In my view the most disheartening aspect of coverage of the current floods is the juxtaposition of people against wildlife. Shrill media reporting has claimed that the need to look after wildlife has trumped the need to look after people.

First we were told by the BBC that the Environment Agency had spent millions on creating a bird reserve and had not spent anything on dredging rivers in Somerset. This premise ignores the very obvious synergy between creating a flooding wetland and protecting people and property from the very same water. In the mid-1600s Dutch engineer Cornelius Vermuyden constructed the Ouse Washes to hold flood water, the Fens were drained and the Ouse Washes has become one of the UK’s premier bird reserves. Indeed the new coastal saltmarsh created at Steart point will absorb energy and water and protect Steart village from flooding.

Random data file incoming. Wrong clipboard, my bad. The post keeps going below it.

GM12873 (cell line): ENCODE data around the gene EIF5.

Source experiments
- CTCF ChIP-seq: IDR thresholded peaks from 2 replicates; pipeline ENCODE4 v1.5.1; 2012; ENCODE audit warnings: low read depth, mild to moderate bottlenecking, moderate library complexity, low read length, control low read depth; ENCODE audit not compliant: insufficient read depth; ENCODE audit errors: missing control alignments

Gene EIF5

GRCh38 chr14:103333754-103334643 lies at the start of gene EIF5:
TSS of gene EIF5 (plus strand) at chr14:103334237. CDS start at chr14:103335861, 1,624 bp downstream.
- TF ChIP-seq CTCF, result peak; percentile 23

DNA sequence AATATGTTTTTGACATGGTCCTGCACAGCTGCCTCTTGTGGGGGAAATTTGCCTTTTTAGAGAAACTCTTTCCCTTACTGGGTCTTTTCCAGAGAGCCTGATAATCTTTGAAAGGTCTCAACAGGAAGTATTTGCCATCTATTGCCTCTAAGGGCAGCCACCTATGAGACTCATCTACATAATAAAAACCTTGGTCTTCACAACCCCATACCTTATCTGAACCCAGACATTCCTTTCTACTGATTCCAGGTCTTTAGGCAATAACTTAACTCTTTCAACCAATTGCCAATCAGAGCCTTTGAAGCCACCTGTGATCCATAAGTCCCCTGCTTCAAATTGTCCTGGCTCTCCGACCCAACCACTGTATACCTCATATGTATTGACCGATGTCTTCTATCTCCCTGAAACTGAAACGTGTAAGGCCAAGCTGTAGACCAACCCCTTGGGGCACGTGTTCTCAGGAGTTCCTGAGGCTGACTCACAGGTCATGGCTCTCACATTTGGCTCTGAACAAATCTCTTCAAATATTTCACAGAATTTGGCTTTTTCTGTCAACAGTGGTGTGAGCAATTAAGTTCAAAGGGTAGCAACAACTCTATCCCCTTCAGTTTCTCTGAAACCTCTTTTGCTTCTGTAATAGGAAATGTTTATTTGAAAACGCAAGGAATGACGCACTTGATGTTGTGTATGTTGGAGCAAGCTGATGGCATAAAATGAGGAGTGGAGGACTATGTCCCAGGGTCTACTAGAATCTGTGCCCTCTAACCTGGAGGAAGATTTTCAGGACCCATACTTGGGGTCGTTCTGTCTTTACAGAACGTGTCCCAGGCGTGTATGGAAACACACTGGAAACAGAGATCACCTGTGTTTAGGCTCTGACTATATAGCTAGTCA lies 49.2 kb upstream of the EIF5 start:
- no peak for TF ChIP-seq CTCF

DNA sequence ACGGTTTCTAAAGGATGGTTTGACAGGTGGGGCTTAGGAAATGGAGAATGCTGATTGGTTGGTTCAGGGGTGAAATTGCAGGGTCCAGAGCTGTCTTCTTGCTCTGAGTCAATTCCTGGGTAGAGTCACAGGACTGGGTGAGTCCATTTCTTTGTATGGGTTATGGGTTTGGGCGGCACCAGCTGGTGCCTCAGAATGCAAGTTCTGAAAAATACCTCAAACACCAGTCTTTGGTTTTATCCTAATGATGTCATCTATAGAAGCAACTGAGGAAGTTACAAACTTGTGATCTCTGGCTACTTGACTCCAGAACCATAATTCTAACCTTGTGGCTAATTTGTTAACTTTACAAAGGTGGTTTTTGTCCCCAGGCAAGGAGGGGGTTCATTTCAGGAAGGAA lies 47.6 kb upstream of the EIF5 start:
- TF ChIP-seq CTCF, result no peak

Then we were told by the Daily Mail that the Environment Agency had decided not to dredge the Thames because of the presence of the Depressed river mussel. The Depressed river mussel is a palm sized animal that sits in the sediments at the bottom of the river filtering the water.  It is internationally threatened and the UK has an important part of the global population, so it is to the Environment Agency’s credit that they take care to look after it when dredging. Indeed since 1999, when one dredging event wiped out 20% of the internationally important population in the River Brue on the Somerset Levels, measures have been introduced to protect the species during dredging, including holding breeding age mussels in tanks during the operation and returning them to their river bed once work is complete.